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Craig Kerstiens

CX – Conference Experience (Talks)

A couple of weekends ago I had the great opportunity to attend lessconf. It was an all around great conference, and as a result of the greatness I ended up having a conversation with a few people around conference experience. I must give much of the credit to Swift, as he mentioned he’d already been thinking alot about this since Waza. In general it feels like there’s a few key themes that any conference should focus on, then a lot of small things that can really push it over the top. Here’s a few:

In general the key areas for any great conference are:

  • Talks
  • Great people
  • Ensuring communication happens
  • Bonus points

Digging in deeper on the first area…


Quality talks are obviously important. A conference should at whatever cost ensure that the talks are good. This can happen a variety of ways, but regardless of the method you should ensure talks are worthwhile; since this is largely what most people are paying to attend for.


Perhaps the easiest way to do this is via invite only to speakers you know will do a good job. The downside ot this of course is that you must already know enough people to fill out a good agenda, and also you limit the ability for others to contribute.


This is not an either/or option with any of the other pieces for getting a good agenda. Having presenters do a trial run can ensure a minimum level of quality, and working with them to coach them can help make the talk even more effective. Its likely that the organizers know the audience as well as anyone, so no one better than them to help with this. Of course this is a time sink for both parties, but can give good returns. Of course this could be done independent of a specific conference such as through speakup.

At a very least getting a quick run through, outline, or something of that nature can ensure that a presenter doesn’t fill a 45 minute talk slot with only 5 minutes of content.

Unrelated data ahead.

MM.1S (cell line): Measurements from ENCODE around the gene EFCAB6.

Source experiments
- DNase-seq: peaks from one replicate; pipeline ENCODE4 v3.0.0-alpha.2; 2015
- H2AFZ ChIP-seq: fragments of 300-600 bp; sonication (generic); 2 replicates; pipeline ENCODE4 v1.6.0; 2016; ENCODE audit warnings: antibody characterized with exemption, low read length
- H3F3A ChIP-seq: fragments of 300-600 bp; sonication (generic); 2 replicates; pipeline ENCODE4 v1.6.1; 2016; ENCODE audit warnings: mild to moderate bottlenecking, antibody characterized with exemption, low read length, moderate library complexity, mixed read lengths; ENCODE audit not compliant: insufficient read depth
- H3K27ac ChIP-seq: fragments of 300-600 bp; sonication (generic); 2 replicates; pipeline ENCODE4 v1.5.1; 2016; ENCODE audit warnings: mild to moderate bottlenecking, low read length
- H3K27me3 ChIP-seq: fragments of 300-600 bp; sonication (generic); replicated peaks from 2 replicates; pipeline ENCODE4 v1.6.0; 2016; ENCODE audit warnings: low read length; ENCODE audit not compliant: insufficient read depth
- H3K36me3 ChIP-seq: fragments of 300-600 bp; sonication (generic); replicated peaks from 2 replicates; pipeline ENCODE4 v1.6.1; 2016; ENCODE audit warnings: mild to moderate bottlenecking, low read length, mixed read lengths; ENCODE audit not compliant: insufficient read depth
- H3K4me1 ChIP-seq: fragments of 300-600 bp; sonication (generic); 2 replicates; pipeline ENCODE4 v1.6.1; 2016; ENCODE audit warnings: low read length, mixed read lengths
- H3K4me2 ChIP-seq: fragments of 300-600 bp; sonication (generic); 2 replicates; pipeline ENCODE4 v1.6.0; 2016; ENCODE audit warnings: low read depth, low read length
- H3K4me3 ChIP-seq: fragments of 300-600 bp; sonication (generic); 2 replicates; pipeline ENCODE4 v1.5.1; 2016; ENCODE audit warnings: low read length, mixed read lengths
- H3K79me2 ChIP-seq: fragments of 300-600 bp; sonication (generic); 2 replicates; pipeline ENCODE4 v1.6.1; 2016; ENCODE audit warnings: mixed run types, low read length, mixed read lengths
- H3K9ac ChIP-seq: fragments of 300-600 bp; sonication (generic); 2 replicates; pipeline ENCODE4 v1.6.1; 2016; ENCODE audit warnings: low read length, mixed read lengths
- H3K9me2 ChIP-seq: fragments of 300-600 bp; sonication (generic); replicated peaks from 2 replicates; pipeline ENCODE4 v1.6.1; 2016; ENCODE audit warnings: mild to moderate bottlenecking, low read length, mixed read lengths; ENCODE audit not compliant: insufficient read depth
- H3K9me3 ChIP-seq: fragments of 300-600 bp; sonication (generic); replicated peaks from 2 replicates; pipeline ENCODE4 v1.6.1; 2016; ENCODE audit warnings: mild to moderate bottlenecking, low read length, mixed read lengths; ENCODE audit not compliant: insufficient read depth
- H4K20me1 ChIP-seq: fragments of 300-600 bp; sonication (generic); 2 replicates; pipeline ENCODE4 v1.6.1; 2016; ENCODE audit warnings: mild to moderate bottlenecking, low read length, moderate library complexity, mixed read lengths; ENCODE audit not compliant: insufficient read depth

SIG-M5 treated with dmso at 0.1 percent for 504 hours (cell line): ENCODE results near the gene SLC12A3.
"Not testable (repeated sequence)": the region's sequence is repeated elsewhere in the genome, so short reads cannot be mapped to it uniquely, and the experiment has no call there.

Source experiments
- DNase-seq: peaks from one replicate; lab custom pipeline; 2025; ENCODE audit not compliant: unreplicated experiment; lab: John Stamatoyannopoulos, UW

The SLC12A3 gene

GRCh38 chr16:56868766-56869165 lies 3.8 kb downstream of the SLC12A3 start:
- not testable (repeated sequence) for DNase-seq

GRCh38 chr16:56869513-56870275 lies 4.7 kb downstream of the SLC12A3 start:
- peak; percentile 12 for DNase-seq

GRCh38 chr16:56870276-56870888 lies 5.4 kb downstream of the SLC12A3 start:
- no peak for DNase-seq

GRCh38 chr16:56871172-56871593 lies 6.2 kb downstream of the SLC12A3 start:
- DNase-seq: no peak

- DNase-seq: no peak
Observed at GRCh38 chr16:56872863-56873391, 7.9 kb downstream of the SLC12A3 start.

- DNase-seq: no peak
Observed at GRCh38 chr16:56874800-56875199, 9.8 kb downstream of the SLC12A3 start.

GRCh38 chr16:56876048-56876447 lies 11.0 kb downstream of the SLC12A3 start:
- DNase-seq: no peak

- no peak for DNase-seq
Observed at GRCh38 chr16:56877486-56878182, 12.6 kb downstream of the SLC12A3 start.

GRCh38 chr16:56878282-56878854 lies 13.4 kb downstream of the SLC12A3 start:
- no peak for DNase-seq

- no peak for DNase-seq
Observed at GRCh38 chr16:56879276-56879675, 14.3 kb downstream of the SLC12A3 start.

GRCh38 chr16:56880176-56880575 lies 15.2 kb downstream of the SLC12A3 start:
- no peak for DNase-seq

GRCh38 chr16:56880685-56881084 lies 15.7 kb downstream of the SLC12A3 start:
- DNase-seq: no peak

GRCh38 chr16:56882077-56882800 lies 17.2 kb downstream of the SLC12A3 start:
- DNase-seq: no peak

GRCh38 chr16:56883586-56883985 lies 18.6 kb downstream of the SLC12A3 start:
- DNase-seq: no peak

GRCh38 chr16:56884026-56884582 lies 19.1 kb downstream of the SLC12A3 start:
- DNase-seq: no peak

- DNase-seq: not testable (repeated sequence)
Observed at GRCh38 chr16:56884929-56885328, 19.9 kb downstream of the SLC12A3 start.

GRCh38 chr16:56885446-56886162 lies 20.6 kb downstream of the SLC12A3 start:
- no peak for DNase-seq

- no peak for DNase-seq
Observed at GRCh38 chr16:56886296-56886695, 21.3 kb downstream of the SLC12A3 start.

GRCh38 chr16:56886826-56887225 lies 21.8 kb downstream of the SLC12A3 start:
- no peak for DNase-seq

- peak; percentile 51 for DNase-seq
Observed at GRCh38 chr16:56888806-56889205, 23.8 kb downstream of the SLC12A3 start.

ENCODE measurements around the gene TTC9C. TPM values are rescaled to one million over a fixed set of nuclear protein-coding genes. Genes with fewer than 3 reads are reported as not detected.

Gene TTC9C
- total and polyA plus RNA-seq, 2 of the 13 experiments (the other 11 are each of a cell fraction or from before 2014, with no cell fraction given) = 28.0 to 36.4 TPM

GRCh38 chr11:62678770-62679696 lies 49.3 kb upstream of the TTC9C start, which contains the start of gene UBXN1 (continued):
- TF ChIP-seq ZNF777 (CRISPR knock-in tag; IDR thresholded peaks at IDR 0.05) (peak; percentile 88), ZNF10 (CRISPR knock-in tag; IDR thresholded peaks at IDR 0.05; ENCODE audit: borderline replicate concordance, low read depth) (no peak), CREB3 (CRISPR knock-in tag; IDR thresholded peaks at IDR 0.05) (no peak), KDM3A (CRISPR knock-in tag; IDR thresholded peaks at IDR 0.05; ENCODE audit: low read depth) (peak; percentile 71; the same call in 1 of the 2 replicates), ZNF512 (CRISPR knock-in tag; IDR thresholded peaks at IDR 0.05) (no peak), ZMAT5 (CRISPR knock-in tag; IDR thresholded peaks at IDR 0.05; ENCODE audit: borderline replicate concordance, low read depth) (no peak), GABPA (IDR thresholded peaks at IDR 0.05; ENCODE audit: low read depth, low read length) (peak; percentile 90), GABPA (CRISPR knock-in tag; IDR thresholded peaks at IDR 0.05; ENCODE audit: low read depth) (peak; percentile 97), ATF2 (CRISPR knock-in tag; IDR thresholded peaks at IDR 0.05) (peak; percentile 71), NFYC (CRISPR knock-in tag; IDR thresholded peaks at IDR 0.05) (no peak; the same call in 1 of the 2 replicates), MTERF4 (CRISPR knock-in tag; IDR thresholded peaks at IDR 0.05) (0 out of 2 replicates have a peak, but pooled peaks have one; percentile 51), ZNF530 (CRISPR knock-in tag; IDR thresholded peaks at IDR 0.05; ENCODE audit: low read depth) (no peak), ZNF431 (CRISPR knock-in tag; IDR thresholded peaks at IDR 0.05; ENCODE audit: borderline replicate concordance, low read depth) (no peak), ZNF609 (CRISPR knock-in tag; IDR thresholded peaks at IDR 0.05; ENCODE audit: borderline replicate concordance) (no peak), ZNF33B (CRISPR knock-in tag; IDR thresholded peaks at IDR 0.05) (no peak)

Open CFP

Likely the most common approach to getting speakers is having an entirely open CFP. Its typical then that either the organizers or a speaker selection commitee then discusses and makes selections. This can usually work to have a nice balance of experienced and known to be good speakers and newer less experienced speakers that can have great potential as well.

Open Open CFP

Going even further is an open CFP where all talks are published after the CFP then voted on. While this does a great deal to ensure transparency, it doesn’t necessarily improve ensuring theres a great line up of speakers. Being able to write an interesting talk proposal is an entirely separate process from delivering an interesting talk.


There’s a common question lately for both the open CFP and open open ones one whether to do blind review of the talks. The logic here is an attempt to be entirely fair, versus having some bias. This is an understandable goal, but can come at the expense of quality. Truth be told; I’m not entirely sure of a way to balance this.


There’s definitely not a one size fits all. If you’re goal is to provide a good list of talks then you should keep that in mind in how you decide your talks. If you’re goal is to pull others in then it should be shaped differently. Zach Holman recently talked a bit about this and had some interesting ideas to minimize risk for new speakers.